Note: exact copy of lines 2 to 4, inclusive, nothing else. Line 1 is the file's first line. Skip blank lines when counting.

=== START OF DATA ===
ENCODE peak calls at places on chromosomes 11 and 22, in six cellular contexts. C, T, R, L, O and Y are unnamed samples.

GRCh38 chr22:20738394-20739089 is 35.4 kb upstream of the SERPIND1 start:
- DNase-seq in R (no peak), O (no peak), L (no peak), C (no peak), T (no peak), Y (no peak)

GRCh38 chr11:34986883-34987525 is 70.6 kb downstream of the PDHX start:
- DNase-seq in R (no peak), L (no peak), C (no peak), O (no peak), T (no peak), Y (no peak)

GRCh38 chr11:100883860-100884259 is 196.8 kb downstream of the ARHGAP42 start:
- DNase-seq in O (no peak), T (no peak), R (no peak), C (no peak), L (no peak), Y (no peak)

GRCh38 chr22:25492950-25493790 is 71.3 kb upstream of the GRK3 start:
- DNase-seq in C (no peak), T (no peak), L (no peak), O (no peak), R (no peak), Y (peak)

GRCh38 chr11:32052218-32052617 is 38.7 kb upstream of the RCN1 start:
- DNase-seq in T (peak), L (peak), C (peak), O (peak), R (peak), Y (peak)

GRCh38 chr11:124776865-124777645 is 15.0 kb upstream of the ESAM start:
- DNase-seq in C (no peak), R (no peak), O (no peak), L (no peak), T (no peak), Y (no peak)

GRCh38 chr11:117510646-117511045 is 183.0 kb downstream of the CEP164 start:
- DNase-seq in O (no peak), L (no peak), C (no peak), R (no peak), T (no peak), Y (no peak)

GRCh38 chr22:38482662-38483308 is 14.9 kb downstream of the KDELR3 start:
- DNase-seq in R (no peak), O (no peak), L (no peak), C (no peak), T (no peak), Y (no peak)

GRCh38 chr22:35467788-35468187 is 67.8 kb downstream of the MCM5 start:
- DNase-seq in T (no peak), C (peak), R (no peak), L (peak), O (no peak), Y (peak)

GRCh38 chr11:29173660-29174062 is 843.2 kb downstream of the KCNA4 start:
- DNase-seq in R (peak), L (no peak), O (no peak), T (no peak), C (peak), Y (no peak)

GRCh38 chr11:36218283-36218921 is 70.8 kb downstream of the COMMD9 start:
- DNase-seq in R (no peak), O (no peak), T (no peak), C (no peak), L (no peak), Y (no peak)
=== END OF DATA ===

GRCh38 chr22:20738394-20739089 is 35.4 kb upstream of the SERPIND1 start:
- DNase-seq in R (no peak), O (no peak), L (no peak), C (no peak), T (no peak), Y (no peak)

GRCh38 chr11:34986883-34987525 is 70.6 kb downstream of the PDHX start: